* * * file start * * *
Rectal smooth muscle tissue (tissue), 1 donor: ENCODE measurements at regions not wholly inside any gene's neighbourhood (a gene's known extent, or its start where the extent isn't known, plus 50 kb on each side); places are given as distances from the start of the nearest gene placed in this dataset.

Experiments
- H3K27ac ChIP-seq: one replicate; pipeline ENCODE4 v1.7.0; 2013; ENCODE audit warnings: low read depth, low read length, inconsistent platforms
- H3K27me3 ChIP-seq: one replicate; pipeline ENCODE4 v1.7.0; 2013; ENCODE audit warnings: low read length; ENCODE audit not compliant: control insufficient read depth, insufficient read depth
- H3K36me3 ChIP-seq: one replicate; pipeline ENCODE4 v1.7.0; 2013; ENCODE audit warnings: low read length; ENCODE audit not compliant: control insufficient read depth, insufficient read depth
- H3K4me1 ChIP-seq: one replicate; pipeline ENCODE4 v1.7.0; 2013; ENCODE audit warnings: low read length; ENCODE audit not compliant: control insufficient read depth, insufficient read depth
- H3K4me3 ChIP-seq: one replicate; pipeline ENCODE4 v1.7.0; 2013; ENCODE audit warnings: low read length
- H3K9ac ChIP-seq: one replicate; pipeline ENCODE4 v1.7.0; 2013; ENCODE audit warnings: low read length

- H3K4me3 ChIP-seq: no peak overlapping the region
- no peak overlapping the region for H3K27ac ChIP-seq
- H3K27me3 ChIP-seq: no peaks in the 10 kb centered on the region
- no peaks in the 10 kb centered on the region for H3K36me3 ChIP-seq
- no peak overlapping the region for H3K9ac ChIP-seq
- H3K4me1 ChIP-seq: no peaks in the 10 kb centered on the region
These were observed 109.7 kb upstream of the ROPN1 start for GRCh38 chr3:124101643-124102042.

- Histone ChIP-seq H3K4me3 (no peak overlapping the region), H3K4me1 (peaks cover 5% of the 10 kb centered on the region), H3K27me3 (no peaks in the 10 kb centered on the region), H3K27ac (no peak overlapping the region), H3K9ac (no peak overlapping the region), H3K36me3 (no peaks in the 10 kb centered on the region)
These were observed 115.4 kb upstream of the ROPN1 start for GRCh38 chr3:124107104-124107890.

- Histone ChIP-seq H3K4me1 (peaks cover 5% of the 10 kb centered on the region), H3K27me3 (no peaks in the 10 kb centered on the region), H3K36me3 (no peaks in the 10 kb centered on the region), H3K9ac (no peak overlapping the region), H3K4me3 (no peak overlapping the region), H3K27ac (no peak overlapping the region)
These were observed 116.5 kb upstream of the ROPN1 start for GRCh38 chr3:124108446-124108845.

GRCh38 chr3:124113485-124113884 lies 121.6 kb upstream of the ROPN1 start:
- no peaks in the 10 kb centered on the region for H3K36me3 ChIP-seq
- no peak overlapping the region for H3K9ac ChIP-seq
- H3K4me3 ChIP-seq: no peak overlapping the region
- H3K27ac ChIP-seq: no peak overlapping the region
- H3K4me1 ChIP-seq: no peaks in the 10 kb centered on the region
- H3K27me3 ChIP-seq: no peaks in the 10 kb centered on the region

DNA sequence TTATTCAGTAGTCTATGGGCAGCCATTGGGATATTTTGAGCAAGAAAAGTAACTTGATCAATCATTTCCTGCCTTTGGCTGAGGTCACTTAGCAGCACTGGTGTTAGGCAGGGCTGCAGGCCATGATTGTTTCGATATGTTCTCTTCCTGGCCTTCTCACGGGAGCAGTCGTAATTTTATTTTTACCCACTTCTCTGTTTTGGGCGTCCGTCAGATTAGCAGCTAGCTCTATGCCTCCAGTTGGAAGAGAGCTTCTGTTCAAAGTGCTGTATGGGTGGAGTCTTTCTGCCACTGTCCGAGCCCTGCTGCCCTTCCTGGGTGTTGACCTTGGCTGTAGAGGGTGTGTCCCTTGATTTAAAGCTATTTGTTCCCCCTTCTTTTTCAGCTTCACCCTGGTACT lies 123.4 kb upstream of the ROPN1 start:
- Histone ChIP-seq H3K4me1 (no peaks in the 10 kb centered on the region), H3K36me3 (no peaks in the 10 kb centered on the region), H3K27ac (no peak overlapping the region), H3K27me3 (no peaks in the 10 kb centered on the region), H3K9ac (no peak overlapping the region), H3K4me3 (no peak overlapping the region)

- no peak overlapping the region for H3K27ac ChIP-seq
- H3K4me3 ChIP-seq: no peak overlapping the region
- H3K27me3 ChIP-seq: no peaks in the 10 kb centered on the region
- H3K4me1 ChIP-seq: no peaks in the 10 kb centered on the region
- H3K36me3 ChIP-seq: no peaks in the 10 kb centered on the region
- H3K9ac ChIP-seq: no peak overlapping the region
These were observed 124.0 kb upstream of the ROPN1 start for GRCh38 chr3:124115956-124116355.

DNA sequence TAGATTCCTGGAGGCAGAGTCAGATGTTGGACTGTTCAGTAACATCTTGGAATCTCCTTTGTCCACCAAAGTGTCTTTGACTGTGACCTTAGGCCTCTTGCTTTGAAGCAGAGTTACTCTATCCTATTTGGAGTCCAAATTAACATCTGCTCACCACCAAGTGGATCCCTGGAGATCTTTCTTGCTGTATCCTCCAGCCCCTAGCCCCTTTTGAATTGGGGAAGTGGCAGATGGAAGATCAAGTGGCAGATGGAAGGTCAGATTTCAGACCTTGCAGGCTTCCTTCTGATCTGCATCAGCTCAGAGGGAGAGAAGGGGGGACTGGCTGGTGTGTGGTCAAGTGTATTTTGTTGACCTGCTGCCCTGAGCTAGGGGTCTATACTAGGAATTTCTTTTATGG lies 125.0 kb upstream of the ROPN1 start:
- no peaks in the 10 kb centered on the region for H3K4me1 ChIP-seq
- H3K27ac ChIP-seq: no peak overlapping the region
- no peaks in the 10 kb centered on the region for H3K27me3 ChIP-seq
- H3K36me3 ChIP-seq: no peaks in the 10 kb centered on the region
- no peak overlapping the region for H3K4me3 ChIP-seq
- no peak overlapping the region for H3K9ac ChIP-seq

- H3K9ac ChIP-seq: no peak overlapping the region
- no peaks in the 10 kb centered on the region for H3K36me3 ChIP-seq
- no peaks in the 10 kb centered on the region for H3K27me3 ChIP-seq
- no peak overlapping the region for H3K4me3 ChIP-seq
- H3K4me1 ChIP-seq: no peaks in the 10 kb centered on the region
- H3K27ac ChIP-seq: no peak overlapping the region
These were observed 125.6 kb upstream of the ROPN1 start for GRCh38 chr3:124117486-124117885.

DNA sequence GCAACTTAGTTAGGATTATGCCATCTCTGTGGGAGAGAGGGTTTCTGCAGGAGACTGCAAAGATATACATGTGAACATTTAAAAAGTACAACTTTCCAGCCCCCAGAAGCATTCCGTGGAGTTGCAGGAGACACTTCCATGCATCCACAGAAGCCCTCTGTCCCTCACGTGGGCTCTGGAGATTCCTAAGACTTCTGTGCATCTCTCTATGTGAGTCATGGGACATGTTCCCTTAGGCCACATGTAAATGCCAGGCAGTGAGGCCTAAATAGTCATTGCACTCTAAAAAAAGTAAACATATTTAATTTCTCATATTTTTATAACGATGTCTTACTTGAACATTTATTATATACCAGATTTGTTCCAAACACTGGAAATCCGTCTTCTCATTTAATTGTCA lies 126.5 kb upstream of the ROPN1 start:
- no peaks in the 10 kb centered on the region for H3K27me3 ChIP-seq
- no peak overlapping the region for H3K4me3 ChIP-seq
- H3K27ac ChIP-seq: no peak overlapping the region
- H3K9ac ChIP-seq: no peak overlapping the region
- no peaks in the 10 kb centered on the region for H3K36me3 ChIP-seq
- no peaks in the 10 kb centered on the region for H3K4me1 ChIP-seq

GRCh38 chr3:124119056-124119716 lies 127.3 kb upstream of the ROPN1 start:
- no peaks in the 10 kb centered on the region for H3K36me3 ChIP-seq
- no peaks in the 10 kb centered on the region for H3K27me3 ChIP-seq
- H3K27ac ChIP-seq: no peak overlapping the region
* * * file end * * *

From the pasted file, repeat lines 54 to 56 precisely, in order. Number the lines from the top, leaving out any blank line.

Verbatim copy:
- H3K9ac ChIP-seq: no peak overlapping the region
- no peaks in the 10 kb centered on the region for H3K36me3 ChIP-seq
- no peaks in the 10 kb centered on the region for H3K4me1 ChIP-seq